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Business leaders networking at the Peach 20/20 Conference  

19 May 2023

British farming and hospitality forge closer ties

A new initiative to explore ways for agriculture and hospitality to work more closely together was launched this week with the inaugural Food, Farming & Hospitality round table chaired by the National Farmers Union president Minette Batters.

Representatives from the NFU, UK Hospitality and the Royal Academy of Culinary Arts where joined by executives from leading pub, restaurant and hotel businesses, including Greene King, Hawksmoor and Pig Hotels, to  a range of common issues - including how to develop a joint approach to government on challenges from sustainability to labour shortages.

Discussions were underpinned by a new report produced for the NFU by CGA by NIQ focusing on consumer attitudes to British produced food in the out-of-home market, including how local sourcing is an important indicator of a venue’s green commitment.

Peach 20/20 founder Peter Martin, a long-term champion of improving links between the out-of-home market and the agriculture and horticulture community, was part of the round table group. He said: “This is an important first step in improving communication and understanding of each other’s needs and challenges. Food security and meeting zero carbon targets are just two areas where working together makes perfect sense and can produce positive outcomes.”

Key findings from the research include:

  • 65% of consumers are more likely to visit a venue which claims its ingredients are sourced from British farms;
  • 58% would be likely to pay more for a meal if provenance of main ingredient was promoted;
  • Products labelled ‘locally sourced’ should be sourced within 50 miles, with younger people having a tighter definition of ‘local’.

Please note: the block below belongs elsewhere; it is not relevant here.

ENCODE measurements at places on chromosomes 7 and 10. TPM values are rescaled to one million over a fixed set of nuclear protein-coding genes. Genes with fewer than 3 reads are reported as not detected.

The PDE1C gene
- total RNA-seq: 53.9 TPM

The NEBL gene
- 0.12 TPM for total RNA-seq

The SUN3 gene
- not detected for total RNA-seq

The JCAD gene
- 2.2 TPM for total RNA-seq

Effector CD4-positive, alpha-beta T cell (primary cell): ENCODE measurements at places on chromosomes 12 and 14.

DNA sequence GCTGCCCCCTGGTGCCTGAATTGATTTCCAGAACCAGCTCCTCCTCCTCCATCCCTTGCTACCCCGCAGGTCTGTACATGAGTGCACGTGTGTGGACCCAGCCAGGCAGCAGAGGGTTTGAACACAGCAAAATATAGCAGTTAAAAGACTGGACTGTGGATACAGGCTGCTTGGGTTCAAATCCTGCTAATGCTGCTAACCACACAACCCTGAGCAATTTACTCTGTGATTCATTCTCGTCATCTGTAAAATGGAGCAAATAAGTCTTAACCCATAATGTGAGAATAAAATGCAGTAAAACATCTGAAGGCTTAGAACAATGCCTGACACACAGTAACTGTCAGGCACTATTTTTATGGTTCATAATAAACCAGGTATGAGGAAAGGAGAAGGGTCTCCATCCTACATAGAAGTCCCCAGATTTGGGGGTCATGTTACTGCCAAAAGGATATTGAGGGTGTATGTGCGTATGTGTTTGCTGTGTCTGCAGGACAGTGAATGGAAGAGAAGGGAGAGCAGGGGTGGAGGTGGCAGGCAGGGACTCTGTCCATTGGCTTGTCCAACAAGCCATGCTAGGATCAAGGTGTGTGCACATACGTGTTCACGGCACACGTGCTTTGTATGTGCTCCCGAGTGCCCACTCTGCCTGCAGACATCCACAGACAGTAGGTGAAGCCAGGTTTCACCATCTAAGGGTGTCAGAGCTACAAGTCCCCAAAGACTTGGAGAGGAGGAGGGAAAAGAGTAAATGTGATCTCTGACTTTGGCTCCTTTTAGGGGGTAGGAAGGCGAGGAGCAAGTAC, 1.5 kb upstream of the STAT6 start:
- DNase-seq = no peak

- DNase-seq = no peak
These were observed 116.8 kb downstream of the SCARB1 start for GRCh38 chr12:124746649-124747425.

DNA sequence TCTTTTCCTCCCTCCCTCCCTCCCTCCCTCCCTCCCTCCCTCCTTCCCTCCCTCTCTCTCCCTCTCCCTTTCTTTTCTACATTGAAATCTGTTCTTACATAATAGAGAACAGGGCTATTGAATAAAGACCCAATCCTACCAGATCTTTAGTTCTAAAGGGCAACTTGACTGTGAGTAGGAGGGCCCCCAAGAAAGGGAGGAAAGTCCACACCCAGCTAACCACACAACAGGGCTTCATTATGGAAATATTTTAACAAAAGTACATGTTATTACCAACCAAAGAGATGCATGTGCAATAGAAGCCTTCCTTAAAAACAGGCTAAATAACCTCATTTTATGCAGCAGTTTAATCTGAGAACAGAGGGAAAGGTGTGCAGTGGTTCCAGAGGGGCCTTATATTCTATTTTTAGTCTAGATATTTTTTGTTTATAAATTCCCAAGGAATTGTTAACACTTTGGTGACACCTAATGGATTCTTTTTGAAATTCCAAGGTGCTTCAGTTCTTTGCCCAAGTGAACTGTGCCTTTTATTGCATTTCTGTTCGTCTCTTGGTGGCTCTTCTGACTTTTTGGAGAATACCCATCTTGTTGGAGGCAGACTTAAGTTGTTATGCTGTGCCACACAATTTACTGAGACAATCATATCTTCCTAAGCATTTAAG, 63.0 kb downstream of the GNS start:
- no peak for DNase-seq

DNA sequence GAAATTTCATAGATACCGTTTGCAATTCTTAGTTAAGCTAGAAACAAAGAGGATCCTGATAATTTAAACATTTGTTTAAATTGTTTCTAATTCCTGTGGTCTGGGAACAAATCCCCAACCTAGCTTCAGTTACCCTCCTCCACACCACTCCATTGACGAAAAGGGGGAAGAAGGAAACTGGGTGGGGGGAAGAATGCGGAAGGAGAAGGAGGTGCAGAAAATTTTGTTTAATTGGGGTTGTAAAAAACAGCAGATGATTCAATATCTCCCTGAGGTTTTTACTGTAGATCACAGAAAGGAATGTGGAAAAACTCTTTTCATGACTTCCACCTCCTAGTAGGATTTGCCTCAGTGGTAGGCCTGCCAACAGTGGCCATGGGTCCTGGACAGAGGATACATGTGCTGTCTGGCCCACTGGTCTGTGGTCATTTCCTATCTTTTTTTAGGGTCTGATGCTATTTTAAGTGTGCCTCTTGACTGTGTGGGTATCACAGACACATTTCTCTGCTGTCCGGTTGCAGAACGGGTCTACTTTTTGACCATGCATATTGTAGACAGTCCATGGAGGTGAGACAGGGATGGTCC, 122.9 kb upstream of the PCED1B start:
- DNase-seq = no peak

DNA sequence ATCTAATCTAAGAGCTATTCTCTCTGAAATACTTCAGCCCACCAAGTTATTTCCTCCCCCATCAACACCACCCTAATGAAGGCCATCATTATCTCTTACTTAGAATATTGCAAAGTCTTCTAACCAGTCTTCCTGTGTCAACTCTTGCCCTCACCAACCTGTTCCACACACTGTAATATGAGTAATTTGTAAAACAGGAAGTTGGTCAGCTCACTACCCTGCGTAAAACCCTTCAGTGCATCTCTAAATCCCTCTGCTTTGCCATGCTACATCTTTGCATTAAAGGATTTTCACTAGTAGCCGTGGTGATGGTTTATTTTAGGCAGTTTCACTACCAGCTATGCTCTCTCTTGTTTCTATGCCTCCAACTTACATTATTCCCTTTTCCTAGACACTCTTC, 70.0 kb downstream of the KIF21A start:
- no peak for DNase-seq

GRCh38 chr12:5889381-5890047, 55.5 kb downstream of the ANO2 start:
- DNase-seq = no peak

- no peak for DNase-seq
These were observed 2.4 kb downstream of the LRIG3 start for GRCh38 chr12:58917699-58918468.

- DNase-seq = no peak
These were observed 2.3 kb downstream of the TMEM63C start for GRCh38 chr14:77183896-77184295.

You can read the full report here: 'Food, Farming and Hospitality: Why the British story matters'

The report shows how sourcing British produce can add value to hospitality businesses and why developing collaborative relationships with local producers will enable British food to be an integral part of out of home brands and the farm to fork story.

NFU President Minette Batters said: “Whether it’s grabbing a bite to eat on the go, discussing business over lunch or celebrating an important event, eating out is central to everyday life, with iconic products and brands playing a huge role in keeping the nation fed. “Hospitality in the UK is recognised as one of the finest in the world, but the sector, like British farming, has faced huge challenges over the past 18 months against a backdrop of record levels of inflation, coupled with the cost of living crisis, and coming just months after struggling through the pandemic which impacted so many hospitality businesses.

“British farming, food and hospitality are intrinsically linked, and this report sets out our vision on how British food can add value to hospitality brands and why they should build the farming story into their business.

“Developing relationships between the out of home sector and British farmers and growers will create even more opportunities to serve up local food that is safe and fully traceable, providing the provenance the public increasingly appreciates – as well as helping to strengthen our domestic food security.

“The NFU will continue these conversations by holding further roundtable discussions in order to engage with all aspects of the UK’s diverse hospitality sector.”

Organisations represented at the roundtable included: UK Hospitality, the Royal Society of Culinary Arts, Greene King, Hawksmoor, the Zero Carbon Forum, WRAP, Peach20/20, AHDB and NFU Cymru.

The discussion acknowledged the multiple benefits of purchasing British food and drink and working more closely with Britain’s farmers and growers.

Talking at the event, Jim Cathcart, Policy Director of UK Hospitality pointed out that "It is important to recognise the diversity of the businesses in the hospitality sector”, and welcomed the report to bring everyone’s voice together.

 Lisa Jenkins, Chief Executive of the Royal Academy of Culinary Arts reiterated “the need for farmers, suppliers and operators to strengthen their voice to government.”

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